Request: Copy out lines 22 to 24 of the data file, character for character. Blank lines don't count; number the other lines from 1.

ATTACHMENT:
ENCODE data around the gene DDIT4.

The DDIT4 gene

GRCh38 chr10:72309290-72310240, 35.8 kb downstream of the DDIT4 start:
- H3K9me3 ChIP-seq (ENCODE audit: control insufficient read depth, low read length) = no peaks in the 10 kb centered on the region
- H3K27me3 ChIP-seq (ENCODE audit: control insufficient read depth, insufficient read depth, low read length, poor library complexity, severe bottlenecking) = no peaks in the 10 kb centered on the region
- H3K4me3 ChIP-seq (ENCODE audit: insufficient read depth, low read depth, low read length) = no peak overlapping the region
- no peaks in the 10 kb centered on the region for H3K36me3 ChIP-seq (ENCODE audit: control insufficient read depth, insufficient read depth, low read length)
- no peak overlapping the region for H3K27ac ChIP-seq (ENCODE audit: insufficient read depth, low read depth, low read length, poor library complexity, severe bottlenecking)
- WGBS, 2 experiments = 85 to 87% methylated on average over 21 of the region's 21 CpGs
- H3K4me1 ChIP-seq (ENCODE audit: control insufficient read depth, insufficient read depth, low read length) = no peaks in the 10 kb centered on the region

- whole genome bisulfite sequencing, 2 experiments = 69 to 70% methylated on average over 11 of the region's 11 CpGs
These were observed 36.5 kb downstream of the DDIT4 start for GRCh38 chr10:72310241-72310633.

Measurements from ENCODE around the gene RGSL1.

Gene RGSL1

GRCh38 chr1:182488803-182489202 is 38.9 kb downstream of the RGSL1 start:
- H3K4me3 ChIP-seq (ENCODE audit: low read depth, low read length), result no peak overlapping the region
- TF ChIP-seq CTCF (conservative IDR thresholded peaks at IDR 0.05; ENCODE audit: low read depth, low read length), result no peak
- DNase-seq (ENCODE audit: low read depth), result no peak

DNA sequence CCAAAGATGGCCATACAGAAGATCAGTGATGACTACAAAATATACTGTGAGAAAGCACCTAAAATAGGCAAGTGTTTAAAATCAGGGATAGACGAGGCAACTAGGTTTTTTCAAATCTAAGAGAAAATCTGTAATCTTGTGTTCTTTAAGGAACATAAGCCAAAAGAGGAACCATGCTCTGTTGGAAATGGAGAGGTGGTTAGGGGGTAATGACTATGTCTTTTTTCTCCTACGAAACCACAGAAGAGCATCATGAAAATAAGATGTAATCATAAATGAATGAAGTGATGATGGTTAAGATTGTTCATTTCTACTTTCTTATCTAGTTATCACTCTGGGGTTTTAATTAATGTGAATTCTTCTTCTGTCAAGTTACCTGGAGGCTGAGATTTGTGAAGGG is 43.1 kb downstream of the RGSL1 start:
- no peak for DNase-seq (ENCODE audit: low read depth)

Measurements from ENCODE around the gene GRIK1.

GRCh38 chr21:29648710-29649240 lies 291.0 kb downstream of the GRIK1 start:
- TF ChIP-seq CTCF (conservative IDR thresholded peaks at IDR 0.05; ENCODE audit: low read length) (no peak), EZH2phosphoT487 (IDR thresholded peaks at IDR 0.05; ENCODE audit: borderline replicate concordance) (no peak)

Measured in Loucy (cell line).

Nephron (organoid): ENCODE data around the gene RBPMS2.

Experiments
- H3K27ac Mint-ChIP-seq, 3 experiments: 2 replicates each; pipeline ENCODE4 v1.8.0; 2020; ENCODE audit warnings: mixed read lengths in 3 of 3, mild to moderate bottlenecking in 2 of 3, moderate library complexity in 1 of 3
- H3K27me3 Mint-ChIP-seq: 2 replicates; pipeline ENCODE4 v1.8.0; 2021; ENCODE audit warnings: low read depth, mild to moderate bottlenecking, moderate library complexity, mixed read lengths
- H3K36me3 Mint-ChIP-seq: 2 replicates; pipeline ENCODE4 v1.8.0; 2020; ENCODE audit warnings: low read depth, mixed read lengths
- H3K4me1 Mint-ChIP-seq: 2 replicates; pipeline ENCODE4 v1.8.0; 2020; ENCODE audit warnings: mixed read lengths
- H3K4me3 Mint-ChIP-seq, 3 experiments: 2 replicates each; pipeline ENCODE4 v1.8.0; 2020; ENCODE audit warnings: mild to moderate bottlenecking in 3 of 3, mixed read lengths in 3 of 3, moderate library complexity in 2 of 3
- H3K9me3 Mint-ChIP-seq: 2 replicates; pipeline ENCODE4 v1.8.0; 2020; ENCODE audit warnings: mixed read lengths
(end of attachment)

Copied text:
GRCh38 chr21:29648710-29649240 lies 291.0 kb downstream of the GRIK1 start:
- TF ChIP-seq CTCF (conservative IDR thresholded peaks at IDR 0.05; ENCODE audit: low read length) (no peak), EZH2phosphoT487 (IDR thresholded peaks at IDR 0.05; ENCODE audit: borderline replicate concordance) (no peak)

Measured in Loucy (cell line).